This site uses cookies to deliver our services, improve performance, for analytics, and (if not signed in) for advertising. By using LibraryThing you acknowledge that you have read and understand our Terms of Service and Privacy Policy. Your use of the site and services is subject to these policies and terms.
Hide this

Results from Google Books

Click on a thumbnail to go to Google Books.

Return of a King: The Battle for Afghanistan…

Return of a King: The Battle for Afghanistan (original 2013; edition 2014)

by William Dalrymple

MembersReviewsPopularityAverage ratingMentions
4411836,093 (4.15)43
Title:Return of a King: The Battle for Afghanistan
Authors:William Dalrymple
Info:Bloomsbury Paperbacks (2014), Paperback, 608 pages
Collections:Your library

Work details

Return of a King: The Battle for Afghanistan, 1839-42 by William Dalrymple (2013)


Sign up for LibraryThing to find out whether you'll like this book.

No current Talk conversations about this book.

» See also 43 mentions

Showing 1-5 of 18 (next | show all)
Page-turner. Didn't expect to be so gripped, given this could reasonably be classed as "military history". ( )
  sometimeunderwater | Nov 8, 2018 |
Good story, but this book dragged for me...I had to really work at finishing it--a new experience for me as I have enjoyed all of the author's previous works (and even made a special trip to central India to visit some of the sites of White Rajah. Maybe it was the long quotes from original material; it was undoubtedly exciting for Dalrymple to find them, but I felt they weighed down the storyline and flow.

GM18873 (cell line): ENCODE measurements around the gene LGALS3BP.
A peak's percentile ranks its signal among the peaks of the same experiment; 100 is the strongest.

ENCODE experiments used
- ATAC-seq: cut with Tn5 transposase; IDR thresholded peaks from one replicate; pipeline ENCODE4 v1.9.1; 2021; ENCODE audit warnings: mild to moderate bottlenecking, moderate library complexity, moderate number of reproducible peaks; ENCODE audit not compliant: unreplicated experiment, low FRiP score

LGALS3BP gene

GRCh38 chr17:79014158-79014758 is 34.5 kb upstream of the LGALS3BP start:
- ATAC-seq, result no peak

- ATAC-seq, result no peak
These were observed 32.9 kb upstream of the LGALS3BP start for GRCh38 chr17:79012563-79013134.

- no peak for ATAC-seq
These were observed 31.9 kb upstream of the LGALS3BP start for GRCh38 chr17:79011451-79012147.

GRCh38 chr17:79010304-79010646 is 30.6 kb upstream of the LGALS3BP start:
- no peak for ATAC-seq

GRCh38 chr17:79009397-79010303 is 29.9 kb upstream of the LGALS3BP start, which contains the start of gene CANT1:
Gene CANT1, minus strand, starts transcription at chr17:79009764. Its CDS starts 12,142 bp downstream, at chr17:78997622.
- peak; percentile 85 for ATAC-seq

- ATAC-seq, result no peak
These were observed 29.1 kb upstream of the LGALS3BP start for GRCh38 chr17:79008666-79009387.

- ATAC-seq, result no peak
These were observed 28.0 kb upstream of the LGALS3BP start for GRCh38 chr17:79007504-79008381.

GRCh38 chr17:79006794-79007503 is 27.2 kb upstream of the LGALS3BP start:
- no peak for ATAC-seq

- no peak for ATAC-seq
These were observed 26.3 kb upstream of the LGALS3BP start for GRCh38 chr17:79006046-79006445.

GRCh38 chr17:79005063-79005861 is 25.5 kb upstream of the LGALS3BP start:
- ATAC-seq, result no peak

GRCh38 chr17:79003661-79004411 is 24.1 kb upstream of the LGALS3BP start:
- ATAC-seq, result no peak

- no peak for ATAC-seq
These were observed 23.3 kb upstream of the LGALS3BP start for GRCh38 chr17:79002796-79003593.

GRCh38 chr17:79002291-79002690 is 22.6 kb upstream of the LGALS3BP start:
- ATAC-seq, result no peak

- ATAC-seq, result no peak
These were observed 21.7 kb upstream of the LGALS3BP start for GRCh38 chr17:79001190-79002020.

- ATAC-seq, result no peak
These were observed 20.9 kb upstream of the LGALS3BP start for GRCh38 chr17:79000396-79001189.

For this reason, I would recommend reading the last chapter first, where Dalrymple puts the story in context and explains the work and research that resulted in the book. Had I done so, I believe I would have been more appreciative of the long quoted passages and detail.

Nevertheless, if you're a Great Game historian, or a historical wars buff, you will want to read this work that fills in the Afghan side of the British-Afghan 19C wars with all their appalling atrocities, horrors and arrogant behaviour (witnessed and suffered by both parties). ( )
1 vote pbjwelch | Jul 25, 2017 |
In 1839 an expeditionary force entered Afghanistan, deposed the ruling family and placed their own choice of king on the throne. Over the next three years that force was harassed, attacked and eventually driven out of the country at devastating loss of life and humiliation.

The invading force was British and their motivation was to do with the relationship between Afghanistan and Russia. However the local tribes disliked the British more than they disliked each other and chose to work together to restore some form of independence for their country. Starved of supplies and facing a harsh winter the British choose to retreat over the Khyber Pass, some were fortunate to be captured and held as hostages, others were less fortunate. Eventually the British regrouped and invaded from India to wreak their revenge but the first Afghan War was a lesson for the British Empire.

Fast forward nearly two centuries and Afghanistan is still an area fought over. The Russians invaded in the 1980s and were driven out by the western-sponsored Taliban, now the Taliban are the enemy and the intertribal warfare still continues. The roots and the background to the modern conflict are evident in the events described in this book.

William Dalrymple has produced a meticulously researched account of the first Afghan War. He has used source material from all protagonists to great effect, no-one is a hero and some terrible decisions were made. ( )
1 vote pluckedhighbrow | Jun 26, 2017 |